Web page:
March 6, 2009
Beautiful Ohio, and Choke: A terrific "unknown" and a "known" that doesn't quite deliver
Reviewer: James van Maanen
Rating (out of 5):
Beautiful Ohio: ***½
Actor Chad Lowe's first full length film as a director (from a screenplay by Ethan Canin, adapting one of his own short stories) is almost shockingly good: a quiet, acutely-observed family drama that is so specific and true that it builds into a grand picture of a time (the 1970s), place (suburban Ohio) and people (an unusual family trying, against all odds, to be "functional.") That it never saw a theatrical release remains the shame of its distributor.
This story of a family that must deal with having a special person in its midst -- special in that he is a math genius -- follows day-to-day activities rather than big events and consequently may seem slow-moving to some. But when "slow" is filled with such exquisitely drawn characterizations and such truthful ensemble acting, why complain? The cast is a mix of well-knowns -- William Hurt, Rita Wilson, Michelle Trachtenberg, and little-knowns -- David Call and Brett Davern. They play so well together that each moment rings true. Beautiful Ohio is not for all tastes or short-attention spans, but for those who can appreciate a family drama drawn with enormous subtlety, it doesn't get much better than this.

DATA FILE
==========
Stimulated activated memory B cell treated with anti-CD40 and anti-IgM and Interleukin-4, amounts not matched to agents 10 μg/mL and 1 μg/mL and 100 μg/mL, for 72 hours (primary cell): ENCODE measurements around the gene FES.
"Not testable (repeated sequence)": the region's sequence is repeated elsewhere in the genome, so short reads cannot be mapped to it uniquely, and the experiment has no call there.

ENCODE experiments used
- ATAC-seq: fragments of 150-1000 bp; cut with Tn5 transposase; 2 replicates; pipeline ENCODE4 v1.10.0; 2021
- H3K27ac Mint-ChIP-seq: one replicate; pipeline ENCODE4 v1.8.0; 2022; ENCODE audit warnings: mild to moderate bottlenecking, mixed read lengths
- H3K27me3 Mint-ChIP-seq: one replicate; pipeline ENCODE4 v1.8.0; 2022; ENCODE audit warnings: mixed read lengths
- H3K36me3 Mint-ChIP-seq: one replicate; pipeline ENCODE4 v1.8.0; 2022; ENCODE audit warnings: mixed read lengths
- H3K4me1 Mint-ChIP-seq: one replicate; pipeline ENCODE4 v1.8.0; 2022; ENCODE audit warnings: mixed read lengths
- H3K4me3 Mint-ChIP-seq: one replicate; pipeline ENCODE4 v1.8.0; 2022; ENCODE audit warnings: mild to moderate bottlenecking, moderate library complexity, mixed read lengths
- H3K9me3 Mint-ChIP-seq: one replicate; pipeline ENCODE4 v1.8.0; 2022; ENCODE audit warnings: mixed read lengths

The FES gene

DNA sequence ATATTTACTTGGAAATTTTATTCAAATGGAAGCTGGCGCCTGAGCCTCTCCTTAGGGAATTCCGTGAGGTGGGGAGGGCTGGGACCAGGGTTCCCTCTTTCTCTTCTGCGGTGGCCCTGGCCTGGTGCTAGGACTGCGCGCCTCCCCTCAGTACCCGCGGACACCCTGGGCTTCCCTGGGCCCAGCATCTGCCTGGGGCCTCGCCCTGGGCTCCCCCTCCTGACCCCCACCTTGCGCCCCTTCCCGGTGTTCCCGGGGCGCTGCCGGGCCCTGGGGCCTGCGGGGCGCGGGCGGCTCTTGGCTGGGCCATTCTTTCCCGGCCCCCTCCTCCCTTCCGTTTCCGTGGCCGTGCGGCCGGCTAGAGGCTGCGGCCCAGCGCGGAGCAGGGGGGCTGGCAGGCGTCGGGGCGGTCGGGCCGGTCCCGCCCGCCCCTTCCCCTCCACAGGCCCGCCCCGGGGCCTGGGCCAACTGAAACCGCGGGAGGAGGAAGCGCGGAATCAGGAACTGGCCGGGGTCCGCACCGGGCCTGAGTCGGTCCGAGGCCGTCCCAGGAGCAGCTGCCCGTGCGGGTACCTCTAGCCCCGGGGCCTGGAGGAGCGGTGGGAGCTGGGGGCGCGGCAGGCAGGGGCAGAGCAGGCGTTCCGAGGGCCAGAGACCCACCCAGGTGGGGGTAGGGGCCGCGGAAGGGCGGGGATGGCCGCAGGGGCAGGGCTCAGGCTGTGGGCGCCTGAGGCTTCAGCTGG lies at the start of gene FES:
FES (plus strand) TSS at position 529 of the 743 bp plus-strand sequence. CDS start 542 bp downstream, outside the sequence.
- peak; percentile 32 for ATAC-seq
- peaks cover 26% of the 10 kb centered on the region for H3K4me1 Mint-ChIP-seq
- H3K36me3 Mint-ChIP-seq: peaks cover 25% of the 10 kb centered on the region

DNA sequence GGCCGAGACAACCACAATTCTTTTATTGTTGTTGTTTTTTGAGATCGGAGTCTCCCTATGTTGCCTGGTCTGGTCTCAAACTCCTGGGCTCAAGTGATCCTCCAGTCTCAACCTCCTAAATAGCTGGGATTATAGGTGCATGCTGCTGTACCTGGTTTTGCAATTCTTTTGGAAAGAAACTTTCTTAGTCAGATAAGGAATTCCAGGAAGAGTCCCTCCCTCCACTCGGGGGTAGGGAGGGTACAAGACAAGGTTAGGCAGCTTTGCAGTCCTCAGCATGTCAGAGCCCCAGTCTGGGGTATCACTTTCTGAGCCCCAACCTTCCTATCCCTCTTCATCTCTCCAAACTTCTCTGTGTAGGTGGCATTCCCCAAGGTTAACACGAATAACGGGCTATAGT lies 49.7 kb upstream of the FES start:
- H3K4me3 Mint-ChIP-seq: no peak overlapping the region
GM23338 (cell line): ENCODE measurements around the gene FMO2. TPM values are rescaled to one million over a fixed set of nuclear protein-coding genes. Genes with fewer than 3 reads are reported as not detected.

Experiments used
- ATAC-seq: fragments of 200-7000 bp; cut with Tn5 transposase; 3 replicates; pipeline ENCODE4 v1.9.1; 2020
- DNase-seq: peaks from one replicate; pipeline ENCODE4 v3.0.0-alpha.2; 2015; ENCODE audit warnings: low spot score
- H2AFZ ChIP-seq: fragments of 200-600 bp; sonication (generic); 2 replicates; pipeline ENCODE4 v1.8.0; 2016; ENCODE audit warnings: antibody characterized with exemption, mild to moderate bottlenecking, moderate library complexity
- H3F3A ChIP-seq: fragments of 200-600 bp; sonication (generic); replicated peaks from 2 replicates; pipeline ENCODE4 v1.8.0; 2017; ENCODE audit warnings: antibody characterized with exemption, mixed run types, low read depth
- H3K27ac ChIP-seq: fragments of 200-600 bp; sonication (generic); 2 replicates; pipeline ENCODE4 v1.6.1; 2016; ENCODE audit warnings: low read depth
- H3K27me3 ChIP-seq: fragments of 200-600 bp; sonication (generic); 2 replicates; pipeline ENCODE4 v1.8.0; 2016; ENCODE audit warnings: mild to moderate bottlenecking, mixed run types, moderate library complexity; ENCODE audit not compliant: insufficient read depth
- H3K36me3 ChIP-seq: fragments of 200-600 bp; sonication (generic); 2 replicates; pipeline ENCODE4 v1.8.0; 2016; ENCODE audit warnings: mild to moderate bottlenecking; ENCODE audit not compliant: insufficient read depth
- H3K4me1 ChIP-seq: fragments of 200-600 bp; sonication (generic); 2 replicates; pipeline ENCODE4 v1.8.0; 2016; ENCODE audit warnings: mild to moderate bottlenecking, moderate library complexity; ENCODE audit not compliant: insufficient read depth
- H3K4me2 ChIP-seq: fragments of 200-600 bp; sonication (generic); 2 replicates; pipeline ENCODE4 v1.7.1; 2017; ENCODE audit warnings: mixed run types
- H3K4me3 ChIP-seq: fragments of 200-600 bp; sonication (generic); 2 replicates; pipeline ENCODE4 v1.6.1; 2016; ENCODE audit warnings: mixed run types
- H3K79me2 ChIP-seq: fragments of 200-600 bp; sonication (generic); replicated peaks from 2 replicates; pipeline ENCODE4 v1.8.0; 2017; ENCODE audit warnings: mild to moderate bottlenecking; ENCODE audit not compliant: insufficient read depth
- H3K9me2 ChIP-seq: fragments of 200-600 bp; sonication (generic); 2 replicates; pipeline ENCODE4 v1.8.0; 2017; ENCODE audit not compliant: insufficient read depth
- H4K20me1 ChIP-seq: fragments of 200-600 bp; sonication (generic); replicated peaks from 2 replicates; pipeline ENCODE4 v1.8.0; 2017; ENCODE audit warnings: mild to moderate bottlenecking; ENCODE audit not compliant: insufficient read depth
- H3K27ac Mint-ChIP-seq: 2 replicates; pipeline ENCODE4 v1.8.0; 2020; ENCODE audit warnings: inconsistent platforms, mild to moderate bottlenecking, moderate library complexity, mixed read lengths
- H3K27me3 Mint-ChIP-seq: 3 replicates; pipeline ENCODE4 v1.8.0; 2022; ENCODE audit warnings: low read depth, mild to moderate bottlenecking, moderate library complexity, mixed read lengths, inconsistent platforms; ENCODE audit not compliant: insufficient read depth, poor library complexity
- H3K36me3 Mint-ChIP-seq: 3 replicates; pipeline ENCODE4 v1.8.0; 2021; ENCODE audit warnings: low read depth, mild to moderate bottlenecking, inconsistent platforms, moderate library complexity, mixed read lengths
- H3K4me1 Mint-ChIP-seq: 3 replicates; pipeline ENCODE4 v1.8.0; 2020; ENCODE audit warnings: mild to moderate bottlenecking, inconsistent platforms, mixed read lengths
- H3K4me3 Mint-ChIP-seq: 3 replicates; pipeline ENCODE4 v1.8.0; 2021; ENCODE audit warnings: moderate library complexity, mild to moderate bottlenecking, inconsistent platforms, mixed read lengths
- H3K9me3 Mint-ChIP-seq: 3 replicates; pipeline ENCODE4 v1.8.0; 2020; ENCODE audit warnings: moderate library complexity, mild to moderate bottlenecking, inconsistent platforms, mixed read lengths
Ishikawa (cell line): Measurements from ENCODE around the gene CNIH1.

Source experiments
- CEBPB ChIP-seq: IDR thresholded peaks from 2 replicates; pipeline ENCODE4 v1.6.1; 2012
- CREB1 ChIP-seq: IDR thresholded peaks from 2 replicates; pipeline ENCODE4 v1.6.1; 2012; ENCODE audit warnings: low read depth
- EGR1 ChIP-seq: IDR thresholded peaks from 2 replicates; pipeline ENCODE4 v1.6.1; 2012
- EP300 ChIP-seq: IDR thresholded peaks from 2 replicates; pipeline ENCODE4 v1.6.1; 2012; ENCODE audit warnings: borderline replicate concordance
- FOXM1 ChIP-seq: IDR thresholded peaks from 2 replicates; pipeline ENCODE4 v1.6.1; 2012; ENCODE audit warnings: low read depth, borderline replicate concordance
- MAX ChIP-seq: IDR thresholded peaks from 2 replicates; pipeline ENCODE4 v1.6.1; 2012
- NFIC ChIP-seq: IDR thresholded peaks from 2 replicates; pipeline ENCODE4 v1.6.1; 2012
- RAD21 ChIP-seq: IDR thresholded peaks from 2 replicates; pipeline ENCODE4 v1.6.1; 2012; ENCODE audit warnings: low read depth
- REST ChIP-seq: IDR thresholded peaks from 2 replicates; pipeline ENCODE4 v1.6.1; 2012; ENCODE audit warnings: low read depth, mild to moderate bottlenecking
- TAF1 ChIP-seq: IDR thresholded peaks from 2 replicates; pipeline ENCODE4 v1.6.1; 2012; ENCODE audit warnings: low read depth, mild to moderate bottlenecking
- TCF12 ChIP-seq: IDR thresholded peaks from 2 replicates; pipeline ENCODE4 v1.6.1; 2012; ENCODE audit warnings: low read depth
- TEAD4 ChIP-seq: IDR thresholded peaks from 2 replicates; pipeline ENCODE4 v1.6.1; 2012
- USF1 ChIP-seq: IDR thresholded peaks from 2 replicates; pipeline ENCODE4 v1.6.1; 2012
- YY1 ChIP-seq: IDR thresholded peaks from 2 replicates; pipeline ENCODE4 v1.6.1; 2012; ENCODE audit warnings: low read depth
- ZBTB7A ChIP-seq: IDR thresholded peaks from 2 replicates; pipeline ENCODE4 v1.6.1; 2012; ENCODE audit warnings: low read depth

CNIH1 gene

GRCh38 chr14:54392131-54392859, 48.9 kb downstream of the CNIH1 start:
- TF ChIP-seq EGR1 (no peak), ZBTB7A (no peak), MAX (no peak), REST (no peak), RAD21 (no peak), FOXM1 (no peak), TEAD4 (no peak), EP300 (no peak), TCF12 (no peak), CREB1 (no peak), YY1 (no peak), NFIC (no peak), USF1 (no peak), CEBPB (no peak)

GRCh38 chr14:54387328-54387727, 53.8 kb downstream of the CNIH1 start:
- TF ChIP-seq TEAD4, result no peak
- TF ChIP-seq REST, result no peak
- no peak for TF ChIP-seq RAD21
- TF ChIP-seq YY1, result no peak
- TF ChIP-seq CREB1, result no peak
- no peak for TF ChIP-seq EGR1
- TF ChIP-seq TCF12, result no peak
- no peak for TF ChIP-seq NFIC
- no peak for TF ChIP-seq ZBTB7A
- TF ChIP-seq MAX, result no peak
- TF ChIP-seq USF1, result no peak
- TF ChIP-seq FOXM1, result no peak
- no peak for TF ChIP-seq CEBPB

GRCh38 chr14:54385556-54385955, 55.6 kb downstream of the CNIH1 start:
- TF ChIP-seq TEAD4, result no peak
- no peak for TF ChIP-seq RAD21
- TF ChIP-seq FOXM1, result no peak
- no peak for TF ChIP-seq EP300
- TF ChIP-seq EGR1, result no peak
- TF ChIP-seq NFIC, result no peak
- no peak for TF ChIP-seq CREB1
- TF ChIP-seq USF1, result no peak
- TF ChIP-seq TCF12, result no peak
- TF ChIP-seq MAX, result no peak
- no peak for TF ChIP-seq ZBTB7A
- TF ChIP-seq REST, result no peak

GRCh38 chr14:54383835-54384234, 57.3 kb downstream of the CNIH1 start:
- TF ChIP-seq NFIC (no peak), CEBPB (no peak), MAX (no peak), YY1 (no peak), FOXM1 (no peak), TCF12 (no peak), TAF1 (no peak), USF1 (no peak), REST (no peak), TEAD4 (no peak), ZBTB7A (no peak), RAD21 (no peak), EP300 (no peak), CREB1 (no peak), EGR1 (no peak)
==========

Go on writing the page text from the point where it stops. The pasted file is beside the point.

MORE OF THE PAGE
Choke, on the other hand offers a film based on a novel by a well-known author (Chuck Palahniuk) with a cast that includes indie darling Sam Rockwell, Angelica Huston and Kelly Macdonald, all of whom are quite good here. But the story -- of a sex addict (Rockwell), his therapy group, his crazy mom and the "nurse" who befriends him -- never quite finds the right tone.
Directed and adapted by actor Clark Gregg, the movie is entertaining enough scene to scene but is finally neither fish nor fowl. Never plain bad, and with a number of nice moments along the way, the movie remains not sharp enough for satire, funny enough for comedy, truthful enough for drama, or real enough to be accepted at face value. The film skims along pleasantly without ever reaching the heights or depths one might hope. There just does not seem to be all that much at risk here. There is a lot of sex tossed into the mix, however, so this may help keep audiences focused...
Posted by cphillips at March 6, 2009 10:41 AM